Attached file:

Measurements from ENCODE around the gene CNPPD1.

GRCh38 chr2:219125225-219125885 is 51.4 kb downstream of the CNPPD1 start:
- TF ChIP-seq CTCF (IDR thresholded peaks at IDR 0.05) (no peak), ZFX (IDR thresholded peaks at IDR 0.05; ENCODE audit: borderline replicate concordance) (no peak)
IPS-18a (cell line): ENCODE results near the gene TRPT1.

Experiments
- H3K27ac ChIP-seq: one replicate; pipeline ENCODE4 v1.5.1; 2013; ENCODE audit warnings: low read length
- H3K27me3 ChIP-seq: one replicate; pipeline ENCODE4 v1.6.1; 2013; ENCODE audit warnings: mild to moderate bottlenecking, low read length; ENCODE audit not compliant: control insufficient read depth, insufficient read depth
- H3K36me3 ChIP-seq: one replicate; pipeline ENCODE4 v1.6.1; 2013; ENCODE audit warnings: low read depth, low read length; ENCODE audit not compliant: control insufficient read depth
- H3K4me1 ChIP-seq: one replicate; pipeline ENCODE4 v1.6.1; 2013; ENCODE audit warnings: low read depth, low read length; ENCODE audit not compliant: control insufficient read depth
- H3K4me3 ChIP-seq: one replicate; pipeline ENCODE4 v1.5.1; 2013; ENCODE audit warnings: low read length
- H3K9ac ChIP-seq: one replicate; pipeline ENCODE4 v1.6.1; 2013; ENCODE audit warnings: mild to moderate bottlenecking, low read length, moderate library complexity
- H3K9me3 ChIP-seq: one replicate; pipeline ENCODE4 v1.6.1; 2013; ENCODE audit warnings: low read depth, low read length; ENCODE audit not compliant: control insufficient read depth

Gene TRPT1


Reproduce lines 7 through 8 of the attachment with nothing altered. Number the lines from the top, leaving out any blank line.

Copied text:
- H3K27me3 ChIP-seq: one replicate; pipeline ENCODE4 v1.6.1; 2013; ENCODE audit warnings: mild to moderate bottlenecking, low read length; ENCODE audit not compliant: control insufficient read depth, insufficient read depth
- H3K36me3 ChIP-seq: one replicate; pipeline ENCODE4 v1.6.1; 2013; ENCODE audit warnings: low read depth, low read length; ENCODE audit not compliant: control insufficient read depth